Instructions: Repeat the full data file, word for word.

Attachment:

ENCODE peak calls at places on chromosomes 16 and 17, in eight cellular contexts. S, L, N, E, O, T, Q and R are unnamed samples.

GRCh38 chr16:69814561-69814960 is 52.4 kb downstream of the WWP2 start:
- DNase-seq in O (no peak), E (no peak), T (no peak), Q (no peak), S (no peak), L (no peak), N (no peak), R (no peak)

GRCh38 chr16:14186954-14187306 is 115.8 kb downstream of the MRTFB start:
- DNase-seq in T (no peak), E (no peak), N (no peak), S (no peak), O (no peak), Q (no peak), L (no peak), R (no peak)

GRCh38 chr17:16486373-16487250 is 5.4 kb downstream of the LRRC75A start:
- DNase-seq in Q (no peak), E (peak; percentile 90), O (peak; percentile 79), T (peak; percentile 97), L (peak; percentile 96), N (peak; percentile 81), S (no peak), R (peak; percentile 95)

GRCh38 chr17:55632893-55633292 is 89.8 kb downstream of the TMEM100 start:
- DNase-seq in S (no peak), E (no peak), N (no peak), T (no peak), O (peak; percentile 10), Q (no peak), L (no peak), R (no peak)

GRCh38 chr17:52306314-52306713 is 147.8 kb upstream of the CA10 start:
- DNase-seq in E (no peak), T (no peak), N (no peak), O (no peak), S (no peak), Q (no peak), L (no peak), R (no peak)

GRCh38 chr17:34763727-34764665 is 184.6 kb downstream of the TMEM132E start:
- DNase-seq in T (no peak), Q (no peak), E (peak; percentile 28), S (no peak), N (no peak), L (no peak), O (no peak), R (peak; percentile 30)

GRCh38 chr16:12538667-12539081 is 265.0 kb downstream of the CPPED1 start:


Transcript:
ENCODE peak calls at places on chromosomes 16 and 17, in eight cellular contexts. S, L, N, E, O, T, Q and R are unnamed samples.

GRCh38 chr16:69814561-69814960 is 52.4 kb downstream of the WWP2 start:
- DNase-seq in O (no peak), E (no peak), T (no peak), Q (no peak), S (no peak), L (no peak), N (no peak), R (no peak)

GRCh38 chr16:14186954-14187306 is 115.8 kb downstream of the MRTFB start:
- DNase-seq in T (no peak), E (no peak), N (no peak), S (no peak), O (no peak), Q (no peak), L (no peak), R (no peak)

GRCh38 chr17:16486373-16487250 is 5.4 kb downstream of the LRRC75A start:
- DNase-seq in Q (no peak), E (peak; percentile 90), O (peak; percentile 79), T (peak; percentile 97), L (peak; percentile 96), N (peak; percentile 81), S (no peak), R (peak; percentile 95)

GRCh38 chr17:55632893-55633292 is 89.8 kb downstream of the TMEM100 start:
- DNase-seq in S (no peak), E (no peak), N (no peak), T (no peak), O (peak; percentile 10), Q (no peak), L (no peak), R (no peak)

GRCh38 chr17:52306314-52306713 is 147.8 kb upstream of the CA10 start:
- DNase-seq in E (no peak), T (no peak), N (no peak), O (no peak), S (no peak), Q (no peak), L (no peak), R (no peak)

GRCh38 chr17:34763727-34764665 is 184.6 kb downstream of the TMEM132E start:
- DNase-seq in T (no peak), Q (no peak), E (peak; percentile 28), S (no peak), N (no peak), L (no peak), O (no peak), R (peak; percentile 30)

GRCh38 chr16:12538667-12539081 is 265.0 kb downstream of the CPPED1 start: